The data was released as part of lawsuits by local governments seeking to hold drug companies accountable for the crisis.

The Post and HD Media, which owns newspapers in West Virginia, sued for the information. It has not yet been released to the public or other media outlets.

^EMERGENCY ALERT SPEEDS

Senators urge FCC to maintain quake wireless alert speeds

LOS ANGELES (AP) — A group of U.S. senators from the West Coast is urging the government to ensure that planned changes to the national Wireless Emergency Alert system do not impair its ability to provide rapid warnings about earthquakes.

Twenty senators signed a letter Tuesday to Federal Communications Commission chairman Ajit Pai.

The FCC plans to include quake alerts as part of the system for notifying Americans about emergencies like dangerous weather, fires, and active shooters.

^VENEZUELA-CHEVRON SANCTIONS

Will Trump let Chevron stay in Venezuela?

WASHINGTON (AP) — Chevron was nearly booted from Venezuela in 2007 during a nationalization drive led by the late socialist President Hugo Chavez. Twelve years later, it faces a similar threat from an unlikely corner: the White House.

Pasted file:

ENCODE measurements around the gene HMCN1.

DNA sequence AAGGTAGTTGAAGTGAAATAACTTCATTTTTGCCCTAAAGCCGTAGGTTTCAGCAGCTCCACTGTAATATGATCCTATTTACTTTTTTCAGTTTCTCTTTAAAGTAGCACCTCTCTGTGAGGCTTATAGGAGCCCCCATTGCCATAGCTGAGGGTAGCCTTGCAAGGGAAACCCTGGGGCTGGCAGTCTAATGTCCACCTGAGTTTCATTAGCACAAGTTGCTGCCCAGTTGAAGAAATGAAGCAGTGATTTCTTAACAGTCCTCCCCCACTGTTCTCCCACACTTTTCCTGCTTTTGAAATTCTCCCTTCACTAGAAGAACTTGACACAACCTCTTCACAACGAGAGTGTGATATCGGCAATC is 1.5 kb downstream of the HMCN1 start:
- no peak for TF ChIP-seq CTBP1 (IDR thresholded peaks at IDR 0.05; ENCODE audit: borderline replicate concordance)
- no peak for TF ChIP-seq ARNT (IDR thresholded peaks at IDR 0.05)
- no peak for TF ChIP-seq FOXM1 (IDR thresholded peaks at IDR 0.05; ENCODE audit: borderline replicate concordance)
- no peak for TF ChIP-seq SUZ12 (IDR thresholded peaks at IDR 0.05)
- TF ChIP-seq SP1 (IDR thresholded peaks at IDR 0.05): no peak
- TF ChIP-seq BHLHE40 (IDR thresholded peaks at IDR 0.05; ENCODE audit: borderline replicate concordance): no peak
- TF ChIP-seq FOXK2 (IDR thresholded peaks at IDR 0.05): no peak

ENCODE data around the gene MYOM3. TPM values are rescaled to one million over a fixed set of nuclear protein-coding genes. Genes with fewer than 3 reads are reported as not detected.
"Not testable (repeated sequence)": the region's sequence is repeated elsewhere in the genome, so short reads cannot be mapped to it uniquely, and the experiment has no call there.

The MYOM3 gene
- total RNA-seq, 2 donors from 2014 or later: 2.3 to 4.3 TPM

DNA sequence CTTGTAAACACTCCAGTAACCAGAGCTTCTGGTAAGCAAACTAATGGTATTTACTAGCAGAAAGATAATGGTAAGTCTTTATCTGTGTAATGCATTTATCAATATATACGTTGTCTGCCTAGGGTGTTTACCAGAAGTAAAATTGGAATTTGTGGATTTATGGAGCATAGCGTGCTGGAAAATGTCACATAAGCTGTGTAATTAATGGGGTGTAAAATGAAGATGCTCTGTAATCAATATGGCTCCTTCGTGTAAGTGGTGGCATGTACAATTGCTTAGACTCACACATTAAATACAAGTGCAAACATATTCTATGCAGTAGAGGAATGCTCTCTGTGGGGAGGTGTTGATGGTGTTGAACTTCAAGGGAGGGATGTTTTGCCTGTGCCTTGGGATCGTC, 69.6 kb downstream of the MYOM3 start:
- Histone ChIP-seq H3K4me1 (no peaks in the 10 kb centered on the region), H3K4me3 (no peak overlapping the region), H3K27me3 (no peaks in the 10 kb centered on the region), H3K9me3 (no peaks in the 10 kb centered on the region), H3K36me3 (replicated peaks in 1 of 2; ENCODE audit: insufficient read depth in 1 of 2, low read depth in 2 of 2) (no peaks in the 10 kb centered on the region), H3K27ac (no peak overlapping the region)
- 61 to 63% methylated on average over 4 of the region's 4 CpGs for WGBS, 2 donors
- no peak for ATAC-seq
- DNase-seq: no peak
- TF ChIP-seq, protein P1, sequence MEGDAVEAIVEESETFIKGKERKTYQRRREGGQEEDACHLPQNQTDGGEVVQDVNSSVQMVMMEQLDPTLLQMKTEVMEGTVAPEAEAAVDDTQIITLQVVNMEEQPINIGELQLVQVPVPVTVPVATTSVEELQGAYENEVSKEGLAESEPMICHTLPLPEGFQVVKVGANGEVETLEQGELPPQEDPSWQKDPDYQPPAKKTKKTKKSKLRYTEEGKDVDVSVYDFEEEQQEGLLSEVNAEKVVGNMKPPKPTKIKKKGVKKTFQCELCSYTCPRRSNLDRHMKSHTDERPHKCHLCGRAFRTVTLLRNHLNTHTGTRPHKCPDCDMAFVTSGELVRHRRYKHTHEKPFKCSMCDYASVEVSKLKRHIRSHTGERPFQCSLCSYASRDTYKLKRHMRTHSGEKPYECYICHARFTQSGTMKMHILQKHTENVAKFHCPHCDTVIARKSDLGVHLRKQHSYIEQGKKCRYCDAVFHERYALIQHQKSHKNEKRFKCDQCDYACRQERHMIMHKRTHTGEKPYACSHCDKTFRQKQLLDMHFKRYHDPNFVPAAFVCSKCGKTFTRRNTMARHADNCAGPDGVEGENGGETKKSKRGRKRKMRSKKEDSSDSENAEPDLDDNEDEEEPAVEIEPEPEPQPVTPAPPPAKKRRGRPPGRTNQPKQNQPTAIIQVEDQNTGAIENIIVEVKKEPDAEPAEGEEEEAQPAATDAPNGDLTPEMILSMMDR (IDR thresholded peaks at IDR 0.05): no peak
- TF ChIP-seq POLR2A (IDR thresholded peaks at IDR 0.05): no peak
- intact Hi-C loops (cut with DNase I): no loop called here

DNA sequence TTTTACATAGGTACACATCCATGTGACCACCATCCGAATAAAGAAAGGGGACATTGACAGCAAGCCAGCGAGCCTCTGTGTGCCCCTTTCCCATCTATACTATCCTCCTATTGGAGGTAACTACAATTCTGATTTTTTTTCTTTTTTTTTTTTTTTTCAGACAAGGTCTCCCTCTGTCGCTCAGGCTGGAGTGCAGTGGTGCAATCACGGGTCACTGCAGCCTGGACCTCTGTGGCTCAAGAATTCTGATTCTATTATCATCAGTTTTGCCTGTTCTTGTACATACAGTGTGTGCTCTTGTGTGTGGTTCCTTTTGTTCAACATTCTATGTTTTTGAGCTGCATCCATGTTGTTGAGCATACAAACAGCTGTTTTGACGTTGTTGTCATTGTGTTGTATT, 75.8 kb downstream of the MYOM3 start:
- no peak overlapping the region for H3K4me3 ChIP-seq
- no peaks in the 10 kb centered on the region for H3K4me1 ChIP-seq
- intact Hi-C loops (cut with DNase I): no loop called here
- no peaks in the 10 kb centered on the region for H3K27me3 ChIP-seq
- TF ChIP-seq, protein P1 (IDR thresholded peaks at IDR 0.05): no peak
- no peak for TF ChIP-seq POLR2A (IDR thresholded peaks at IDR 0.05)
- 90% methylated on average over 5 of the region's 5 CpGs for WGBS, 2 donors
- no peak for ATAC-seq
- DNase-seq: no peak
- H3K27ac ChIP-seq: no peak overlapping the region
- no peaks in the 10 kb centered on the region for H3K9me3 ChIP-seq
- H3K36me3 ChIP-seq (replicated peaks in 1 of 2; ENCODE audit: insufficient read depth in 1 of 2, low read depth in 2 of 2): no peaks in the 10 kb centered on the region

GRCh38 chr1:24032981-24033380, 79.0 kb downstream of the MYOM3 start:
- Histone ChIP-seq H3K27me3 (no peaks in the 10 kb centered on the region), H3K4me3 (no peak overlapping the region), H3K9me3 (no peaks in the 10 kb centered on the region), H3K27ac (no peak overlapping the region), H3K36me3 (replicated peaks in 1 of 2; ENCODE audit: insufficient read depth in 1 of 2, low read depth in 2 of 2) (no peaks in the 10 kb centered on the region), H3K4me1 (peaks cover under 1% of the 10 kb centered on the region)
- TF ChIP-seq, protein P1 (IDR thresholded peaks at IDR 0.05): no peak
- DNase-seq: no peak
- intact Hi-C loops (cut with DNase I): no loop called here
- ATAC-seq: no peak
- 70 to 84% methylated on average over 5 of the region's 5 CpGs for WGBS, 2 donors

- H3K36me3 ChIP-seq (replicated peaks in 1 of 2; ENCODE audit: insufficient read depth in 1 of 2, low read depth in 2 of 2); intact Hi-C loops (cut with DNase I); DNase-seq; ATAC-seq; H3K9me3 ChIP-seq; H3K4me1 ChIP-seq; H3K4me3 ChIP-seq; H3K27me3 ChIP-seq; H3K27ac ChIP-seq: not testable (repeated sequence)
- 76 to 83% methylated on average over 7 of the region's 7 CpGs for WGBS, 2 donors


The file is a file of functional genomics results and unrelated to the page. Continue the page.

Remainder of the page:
The Trump administration is facing a July 27 deadline to renew a license granting Chevron permission to continue operating in Venezuela despite U.S. sanctions aimed at ousting President Nicolás Maduro by choking off revenue from the world’s largest crude reserves.

Chevron has operated in the South American country for almost a century and its four joint ventures with state-run oil monopoly PDVSA currently produce about 200,000 barrels a day. That’s about a quarter of Venezuela’s total production in June, according to the Organization of the Petroleum Exporting Countries.

^SKOREA-JAPAN-TRADE

Seoul: US understands seriousness of Seoul-Tokyo trade fight

SEOUL, South Korea (AP) — South Korea says the United States fully understands the seriousness of Seoul’s growing trade dispute with Tokyo.

Senior presidential official Kim Hyun-chong made the comments today after meeting with David Stilwell, the top U.S. diplomat for East Asia policy, in Seoul.

Kim says he told Stilwell about Seoul’s position on the trade dispute and that the U.S. diplomat “sufficiently understood the seriousness of this problem.”